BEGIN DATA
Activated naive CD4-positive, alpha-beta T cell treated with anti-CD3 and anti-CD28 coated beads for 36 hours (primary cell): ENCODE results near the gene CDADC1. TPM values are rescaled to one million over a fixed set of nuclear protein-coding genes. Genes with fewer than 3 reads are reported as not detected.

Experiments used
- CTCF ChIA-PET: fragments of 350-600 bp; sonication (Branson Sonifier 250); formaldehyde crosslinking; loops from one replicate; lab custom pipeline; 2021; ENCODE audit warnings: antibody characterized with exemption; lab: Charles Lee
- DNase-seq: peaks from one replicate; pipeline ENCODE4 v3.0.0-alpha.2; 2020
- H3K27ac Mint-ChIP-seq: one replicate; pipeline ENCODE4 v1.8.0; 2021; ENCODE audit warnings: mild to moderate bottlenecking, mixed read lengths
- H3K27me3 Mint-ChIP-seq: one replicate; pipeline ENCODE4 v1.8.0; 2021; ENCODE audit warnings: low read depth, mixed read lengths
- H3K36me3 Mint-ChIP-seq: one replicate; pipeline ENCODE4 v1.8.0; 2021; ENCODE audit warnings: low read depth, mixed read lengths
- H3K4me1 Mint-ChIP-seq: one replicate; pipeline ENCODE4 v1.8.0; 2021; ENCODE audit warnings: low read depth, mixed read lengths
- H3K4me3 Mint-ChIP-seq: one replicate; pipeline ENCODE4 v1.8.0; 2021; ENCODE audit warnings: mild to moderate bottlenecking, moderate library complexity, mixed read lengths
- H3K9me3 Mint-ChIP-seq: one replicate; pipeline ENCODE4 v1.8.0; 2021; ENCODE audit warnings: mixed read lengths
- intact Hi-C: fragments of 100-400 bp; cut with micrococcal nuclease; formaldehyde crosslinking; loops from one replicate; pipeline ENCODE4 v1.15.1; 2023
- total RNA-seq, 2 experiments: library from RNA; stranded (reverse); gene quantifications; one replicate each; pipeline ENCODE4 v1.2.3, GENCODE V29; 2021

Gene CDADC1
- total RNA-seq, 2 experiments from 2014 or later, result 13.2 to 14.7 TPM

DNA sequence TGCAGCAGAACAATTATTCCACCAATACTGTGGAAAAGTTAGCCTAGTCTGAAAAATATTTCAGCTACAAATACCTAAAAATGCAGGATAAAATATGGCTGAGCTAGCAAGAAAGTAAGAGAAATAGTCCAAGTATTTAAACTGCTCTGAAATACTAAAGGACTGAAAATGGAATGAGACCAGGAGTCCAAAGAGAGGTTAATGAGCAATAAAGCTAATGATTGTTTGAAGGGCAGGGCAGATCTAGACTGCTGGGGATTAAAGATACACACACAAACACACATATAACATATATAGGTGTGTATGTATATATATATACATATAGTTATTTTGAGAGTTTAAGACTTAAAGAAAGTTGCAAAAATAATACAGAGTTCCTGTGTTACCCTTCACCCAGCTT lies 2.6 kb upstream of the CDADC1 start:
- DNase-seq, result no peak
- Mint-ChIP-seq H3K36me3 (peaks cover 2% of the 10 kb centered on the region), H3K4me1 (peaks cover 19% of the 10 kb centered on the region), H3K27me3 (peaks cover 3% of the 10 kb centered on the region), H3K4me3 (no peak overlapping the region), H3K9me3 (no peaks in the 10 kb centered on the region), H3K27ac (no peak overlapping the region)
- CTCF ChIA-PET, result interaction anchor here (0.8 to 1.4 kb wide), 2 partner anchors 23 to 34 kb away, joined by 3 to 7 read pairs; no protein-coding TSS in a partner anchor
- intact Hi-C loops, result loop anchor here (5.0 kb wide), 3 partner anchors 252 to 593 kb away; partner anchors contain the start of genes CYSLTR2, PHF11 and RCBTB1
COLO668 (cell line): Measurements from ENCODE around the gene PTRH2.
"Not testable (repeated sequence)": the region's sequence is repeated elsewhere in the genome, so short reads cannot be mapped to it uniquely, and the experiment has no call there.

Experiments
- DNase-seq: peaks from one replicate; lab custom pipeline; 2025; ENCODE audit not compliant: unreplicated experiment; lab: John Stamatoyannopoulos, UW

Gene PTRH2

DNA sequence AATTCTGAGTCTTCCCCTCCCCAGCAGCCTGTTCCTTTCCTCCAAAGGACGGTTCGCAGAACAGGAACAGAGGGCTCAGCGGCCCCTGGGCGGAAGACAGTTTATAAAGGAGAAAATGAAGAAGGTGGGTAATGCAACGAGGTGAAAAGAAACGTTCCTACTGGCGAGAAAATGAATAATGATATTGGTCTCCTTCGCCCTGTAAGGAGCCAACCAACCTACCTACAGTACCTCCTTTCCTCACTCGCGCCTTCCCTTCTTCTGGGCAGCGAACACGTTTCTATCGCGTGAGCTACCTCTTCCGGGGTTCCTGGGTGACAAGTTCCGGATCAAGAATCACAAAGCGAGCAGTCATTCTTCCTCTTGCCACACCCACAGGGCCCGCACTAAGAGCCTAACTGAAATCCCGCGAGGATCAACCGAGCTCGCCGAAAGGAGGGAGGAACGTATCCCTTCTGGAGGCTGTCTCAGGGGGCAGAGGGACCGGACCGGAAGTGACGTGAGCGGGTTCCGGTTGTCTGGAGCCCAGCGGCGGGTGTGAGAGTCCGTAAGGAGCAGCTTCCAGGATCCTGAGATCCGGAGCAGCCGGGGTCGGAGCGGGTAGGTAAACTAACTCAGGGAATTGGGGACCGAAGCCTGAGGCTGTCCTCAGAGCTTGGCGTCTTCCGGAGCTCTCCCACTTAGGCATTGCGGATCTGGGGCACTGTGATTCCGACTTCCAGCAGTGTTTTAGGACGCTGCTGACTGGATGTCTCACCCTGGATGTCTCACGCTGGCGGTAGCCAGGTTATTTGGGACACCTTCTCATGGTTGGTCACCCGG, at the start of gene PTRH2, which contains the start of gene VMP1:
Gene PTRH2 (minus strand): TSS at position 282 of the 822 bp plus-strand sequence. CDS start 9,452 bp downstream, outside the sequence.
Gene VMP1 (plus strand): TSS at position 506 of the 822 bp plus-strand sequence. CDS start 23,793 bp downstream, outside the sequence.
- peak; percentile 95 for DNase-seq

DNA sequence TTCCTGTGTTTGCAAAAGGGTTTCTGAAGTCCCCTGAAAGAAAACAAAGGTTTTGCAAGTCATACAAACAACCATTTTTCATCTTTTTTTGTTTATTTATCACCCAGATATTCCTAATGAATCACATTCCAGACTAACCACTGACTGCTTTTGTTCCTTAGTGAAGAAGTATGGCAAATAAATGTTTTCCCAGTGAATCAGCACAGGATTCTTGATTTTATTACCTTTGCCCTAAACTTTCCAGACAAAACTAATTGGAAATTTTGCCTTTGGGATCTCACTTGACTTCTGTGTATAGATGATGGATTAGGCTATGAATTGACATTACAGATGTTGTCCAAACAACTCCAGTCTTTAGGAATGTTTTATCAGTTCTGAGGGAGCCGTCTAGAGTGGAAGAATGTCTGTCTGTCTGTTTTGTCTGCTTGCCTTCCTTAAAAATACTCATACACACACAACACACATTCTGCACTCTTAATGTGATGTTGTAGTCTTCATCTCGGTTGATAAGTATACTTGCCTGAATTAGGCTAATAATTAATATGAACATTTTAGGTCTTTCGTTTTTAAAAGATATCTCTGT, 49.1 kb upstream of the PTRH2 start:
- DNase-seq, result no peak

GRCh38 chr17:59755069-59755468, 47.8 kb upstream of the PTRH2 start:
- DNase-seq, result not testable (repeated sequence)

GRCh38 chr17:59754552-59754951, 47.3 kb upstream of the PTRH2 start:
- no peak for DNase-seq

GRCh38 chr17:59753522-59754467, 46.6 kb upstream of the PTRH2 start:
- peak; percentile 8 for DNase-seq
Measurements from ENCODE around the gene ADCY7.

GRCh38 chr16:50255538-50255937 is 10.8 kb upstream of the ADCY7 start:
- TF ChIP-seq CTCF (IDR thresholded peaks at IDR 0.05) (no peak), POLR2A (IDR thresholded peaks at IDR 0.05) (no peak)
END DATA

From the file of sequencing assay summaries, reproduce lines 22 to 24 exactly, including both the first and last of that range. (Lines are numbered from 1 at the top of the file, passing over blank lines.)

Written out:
Experiments
- DNase-seq: peaks from one replicate; lab custom pipeline; 2025; ENCODE audit not compliant: unreplicated experiment; lab: John Stamatoyannopoulos, UW

Gene PTRH2